Name: Kathy Kazmierski
Location: Philadelphia, PA
What does being a Girl Gone Strong mean to you?
To me, being a girl gone strong means caring more about what my body and mind are capable of doing, rather than what my body looks like.
Also caring about how I treat others, and the impact I make in this life.
I want to commit my time to being strong, working hard, and being kind.
How did you get introduced to strength training, and how long have you been training?
I love lifting weights, and have been doing so since I was in my early twenties; I actually took weight lifting as a gym class at Penn State. Most of my lifting life, I would split up body-building style weight-lifting mixed with some running or spinning, but the weight room was my favorite. At 41, I hurt my ankle though boot camp style training, and subsequently discovered powerlifting (I can just stand in one place and squat something down or pick something up??); I was in love.
I searched out a coach to teach me proper form and technique, and found a great one in Katie Feeley. After a few months, she talked to me about competing. I originally didn’t want to, as I was scared competition would take the fun out of lifting, but actually, it made it exciting and motivating!
What does a sample workout look like for you?
Powerliftnig style training – two squat days, one deadlift day and one bench day. Plus sometimes an upper body “bro” bodybuilding day.
Squats. Oh, and skull crushers.
Most memorable PR:
My first push-pull competition, less than a year into powerlifting when I pulled 259.
Top 5 songs on your training playlist:
Top 3 things you must have with you at the gym or in your gym bag:
Do you prefer to train alone or with others? Why?
Alone. I have a stressful job, so the gym has always been my sanctuary. I can focus on me. I believe this is the reason my I rarely lack motivation; lifting is as much for my mind as it is for my body.
Your next training goal:
Deadlift 300, squat 245 in 2016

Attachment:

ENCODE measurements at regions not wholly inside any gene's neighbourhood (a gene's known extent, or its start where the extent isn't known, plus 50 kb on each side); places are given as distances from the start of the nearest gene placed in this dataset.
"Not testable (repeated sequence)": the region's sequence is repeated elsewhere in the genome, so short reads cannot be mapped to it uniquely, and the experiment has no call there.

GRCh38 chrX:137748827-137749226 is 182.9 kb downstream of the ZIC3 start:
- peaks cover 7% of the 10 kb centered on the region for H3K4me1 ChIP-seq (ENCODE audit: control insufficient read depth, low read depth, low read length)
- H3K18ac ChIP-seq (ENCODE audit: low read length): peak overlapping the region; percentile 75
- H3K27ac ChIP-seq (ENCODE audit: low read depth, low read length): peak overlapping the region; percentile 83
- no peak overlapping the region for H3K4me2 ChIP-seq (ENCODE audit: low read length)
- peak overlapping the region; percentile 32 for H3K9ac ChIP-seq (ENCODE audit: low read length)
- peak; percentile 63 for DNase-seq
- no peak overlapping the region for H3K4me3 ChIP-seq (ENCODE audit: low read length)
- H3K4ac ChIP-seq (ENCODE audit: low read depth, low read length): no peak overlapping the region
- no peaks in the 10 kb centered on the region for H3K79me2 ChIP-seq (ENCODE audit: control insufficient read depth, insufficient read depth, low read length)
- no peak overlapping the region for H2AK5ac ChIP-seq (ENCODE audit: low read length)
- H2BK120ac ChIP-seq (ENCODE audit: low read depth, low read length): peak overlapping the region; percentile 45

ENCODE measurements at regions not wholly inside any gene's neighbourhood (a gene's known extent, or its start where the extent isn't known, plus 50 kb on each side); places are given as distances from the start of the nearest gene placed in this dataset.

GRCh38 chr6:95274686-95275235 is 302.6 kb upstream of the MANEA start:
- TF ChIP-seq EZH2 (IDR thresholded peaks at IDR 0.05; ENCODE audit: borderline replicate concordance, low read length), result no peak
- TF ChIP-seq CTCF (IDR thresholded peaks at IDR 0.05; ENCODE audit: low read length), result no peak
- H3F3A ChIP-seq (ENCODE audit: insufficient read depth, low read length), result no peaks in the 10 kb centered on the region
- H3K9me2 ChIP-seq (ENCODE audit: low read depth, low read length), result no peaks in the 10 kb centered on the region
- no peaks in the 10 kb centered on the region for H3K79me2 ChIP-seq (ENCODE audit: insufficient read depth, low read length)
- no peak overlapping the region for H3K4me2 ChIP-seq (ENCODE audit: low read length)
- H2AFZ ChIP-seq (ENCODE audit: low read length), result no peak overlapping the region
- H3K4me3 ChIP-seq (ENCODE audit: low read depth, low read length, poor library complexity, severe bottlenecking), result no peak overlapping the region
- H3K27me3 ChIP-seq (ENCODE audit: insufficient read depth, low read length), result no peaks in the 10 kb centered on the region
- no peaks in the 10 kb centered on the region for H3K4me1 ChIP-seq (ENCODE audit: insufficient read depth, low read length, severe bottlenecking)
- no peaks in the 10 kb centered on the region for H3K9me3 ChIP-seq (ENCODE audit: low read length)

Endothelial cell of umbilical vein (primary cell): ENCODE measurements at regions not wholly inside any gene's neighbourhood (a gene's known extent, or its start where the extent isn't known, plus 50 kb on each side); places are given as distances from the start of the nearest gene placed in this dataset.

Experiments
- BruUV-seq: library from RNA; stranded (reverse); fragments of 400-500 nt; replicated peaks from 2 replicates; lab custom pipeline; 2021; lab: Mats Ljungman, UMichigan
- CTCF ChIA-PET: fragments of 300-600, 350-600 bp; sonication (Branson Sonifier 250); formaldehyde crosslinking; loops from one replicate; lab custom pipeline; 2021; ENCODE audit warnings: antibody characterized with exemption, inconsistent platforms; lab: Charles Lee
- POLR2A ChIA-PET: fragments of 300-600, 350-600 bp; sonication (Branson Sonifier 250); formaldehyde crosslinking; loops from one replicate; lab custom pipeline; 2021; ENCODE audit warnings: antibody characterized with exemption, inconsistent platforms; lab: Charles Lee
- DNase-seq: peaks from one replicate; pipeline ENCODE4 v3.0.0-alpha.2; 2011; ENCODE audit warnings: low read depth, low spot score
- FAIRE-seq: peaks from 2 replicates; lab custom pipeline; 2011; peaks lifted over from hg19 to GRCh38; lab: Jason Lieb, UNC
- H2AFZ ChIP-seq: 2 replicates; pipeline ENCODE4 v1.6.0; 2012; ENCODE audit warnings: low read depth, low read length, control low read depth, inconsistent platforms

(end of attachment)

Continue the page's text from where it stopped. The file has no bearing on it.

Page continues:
Best compliment you’ve received lately:
A client just told me that he thanks God that I chose the profession I did because I helped keep his dog alive.
Most recent compliment you gave someone else:
I try to compliment all of the amazing strong women I follow on Instagram daily.
Most embarrassing gym moment:
I don’t embarrass easily.
Pancakes with maple syrup from The Griddle Café in LA, with a side of real sugar Mexican Coke
Favorite way to treat yourself:
Buy a nice handbag (then), or new gym clothes (now).
“Maybe the weight is a gift; that I had to see what I could lift.”
It’s a song lyric by Nada Surf; I have the first part tattooed on my forearm.
The Catcher In The Rye
What inspires and motivates you?
Other strong women. Women lifting up and supporting each other.
What do you do?
I am a veterinary oncologist at Veterinary Specialty and Emergency Center in Philadelphia.
What else do you do?
Travel! Madeira is my favorite place on earth. And I love to cruise. And watch the Philadelphia Flyers. And bake! I'm a baker, and my husband thinks it's my best trait! Ha!
What does a typical day look like for you, from waking up to bedtime?
I train in the morning four days a week for about two hours, usually Sunday, Tuesday, Thursday and Friday. Working, sleeping, watching sports, lots of eating, chilling with my husband and playing with my two Boston Terriers takes up the rest of the time.
What are you most grateful for?
My ability to be positive.
What life accomplishment are you most proud of?
Becoming a veterinarian, then becoming a veterinary oncologist.
Three words that best describe you:
Optimistic, grateful, strong
Tell us about a time when you overcame fear or self-doubt, and what you learned from it.
I used to be terrified of squats. One day, with my coach, I actually failed a squat in the rack. I burst into tears of joy. Knowing that I could fail and not die was very liberating, and a big turning point in my squat training. The unknown is always most scary.